Freedom of The City for Edward Carpenter

This year marks the 50th anniversary of the partial decriminalisation of homosexuality in Britain. In Sheffield, the occasion was commemorated with a series of events in the last week of February, to coincide with LGBT+ History Month. Hosting academics and writers, film showings, and activity sessions, the weekend culminated with a Full Moon “Tea Dance” hosted by DJ Wendy and the Out Aloud! LGBT choir.

One of the highlights of the weekend was Sally Goldsmith’s lecture – supported by the Friends of Edward Carpenter – on the relationship between famed Victorian writer and political activist Edward Carpenter and locally born razor grinder George Hukin. Carpenter is known to the LGBT+ community as an early advocate for sexual equality: his writings on “homogenic” love and his open espousal of a homosexual identity often put him at odds with the more conventional radical Labour community of the time, but they have helped him achieve lasting fame.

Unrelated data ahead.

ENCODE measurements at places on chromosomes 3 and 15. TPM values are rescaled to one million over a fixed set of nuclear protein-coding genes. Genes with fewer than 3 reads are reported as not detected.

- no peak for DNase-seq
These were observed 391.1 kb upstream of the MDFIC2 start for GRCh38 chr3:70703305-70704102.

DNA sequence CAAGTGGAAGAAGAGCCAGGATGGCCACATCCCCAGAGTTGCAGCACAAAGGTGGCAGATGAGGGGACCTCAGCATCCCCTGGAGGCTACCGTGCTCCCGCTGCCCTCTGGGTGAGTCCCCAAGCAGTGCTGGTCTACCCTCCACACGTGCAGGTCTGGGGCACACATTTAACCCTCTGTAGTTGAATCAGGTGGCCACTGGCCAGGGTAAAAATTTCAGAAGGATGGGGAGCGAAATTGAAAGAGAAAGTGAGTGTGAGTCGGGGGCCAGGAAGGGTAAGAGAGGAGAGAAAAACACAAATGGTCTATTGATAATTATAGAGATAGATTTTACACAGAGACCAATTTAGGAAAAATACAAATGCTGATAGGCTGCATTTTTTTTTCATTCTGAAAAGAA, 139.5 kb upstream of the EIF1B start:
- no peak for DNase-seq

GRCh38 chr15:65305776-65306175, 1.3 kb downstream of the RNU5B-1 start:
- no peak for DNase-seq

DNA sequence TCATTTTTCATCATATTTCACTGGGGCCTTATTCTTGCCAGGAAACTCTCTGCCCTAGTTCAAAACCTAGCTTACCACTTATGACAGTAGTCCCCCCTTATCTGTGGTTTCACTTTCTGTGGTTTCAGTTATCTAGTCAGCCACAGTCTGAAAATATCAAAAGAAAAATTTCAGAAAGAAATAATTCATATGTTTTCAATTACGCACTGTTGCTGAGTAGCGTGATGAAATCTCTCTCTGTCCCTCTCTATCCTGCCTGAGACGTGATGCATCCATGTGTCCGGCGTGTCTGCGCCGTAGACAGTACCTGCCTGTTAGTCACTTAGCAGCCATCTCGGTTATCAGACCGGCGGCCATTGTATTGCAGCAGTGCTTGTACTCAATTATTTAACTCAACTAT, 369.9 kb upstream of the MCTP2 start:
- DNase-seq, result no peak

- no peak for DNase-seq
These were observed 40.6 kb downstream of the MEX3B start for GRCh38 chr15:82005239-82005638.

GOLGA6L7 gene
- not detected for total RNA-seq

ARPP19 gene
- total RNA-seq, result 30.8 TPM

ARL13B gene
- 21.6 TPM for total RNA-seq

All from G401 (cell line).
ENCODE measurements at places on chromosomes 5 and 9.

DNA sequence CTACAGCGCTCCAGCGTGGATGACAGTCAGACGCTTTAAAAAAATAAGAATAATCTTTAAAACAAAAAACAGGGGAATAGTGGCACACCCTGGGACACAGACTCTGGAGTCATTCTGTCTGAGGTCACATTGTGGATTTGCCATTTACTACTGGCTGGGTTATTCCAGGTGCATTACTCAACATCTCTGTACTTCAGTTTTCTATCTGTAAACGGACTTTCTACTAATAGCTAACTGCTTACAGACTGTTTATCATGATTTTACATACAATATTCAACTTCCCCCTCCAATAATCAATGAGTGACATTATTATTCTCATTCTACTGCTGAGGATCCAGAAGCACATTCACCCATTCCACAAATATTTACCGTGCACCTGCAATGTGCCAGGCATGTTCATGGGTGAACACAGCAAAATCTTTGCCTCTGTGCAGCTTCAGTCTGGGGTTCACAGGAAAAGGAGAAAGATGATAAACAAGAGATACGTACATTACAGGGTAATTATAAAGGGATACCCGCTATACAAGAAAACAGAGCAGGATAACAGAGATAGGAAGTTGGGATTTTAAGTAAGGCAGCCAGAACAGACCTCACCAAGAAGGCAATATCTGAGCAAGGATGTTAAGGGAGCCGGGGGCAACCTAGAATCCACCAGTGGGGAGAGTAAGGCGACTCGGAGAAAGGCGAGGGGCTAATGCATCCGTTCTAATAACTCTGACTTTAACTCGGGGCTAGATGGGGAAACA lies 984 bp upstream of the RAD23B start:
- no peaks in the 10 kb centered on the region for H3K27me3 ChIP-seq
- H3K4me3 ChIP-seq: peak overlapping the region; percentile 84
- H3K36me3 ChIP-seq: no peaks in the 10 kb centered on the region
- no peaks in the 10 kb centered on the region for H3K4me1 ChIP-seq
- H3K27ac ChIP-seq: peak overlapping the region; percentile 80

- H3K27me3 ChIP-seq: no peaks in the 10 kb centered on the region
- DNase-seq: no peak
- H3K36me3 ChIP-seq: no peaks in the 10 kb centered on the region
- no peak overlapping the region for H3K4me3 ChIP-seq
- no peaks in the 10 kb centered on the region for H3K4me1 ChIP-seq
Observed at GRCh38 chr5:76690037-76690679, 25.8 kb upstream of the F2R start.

A native of Brighton, and Fellow of Trinity College, Cambridge, Carpenter travelled the north for many years as a lecturer, making Sheffield his base. Receiving an inheritance from his late father, he moved to Millthorpe, a farming hamlet not far from Dronfield, in 1883. It was there that he wrote his most famous books, including Towards Democracy, a narrative poem inspired by Walt Whitman’s Leaves of Grass. Carpenter twice travelled to the United States to visit Whitman, and later published an account of the days they spent together.

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